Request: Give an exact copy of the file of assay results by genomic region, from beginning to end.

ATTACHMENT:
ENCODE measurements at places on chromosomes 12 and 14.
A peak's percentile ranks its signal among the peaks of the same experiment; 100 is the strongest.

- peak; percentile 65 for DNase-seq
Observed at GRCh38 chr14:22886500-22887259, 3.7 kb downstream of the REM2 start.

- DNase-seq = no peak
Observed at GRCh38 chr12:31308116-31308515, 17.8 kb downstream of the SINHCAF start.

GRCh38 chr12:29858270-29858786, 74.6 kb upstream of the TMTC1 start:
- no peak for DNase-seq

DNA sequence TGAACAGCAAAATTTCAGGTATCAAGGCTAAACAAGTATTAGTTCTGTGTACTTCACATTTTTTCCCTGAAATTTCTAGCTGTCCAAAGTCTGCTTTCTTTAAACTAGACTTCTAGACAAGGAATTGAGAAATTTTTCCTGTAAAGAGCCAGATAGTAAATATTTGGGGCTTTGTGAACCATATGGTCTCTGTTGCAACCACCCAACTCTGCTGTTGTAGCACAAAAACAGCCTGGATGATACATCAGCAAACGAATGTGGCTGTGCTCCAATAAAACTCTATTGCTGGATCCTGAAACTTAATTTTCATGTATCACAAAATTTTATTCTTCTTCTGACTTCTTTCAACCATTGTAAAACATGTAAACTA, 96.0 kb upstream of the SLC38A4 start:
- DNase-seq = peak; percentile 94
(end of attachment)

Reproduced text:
ENCODE measurements at places on chromosomes 12 and 14.
A peak's percentile ranks its signal among the peaks of the same experiment; 100 is the strongest.

- peak; percentile 65 for DNase-seq
Observed at GRCh38 chr14:22886500-22887259, 3.7 kb downstream of the REM2 start.

- DNase-seq = no peak
Observed at GRCh38 chr12:31308116-31308515, 17.8 kb downstream of the SINHCAF start.

GRCh38 chr12:29858270-29858786, 74.6 kb upstream of the TMTC1 start:
- no peak for DNase-seq

DNA sequence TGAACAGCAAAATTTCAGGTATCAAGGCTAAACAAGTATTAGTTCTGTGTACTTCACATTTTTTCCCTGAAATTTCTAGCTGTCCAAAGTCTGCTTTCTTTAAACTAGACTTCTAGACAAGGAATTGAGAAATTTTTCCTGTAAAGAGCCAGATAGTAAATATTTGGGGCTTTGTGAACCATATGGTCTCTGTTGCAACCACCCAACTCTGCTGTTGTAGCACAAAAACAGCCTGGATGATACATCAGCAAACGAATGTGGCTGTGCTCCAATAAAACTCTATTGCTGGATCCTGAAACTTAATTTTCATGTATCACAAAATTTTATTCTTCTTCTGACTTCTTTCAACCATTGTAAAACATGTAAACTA, 96.0 kb upstream of the SLC38A4 start:
- DNase-seq = peak; percentile 94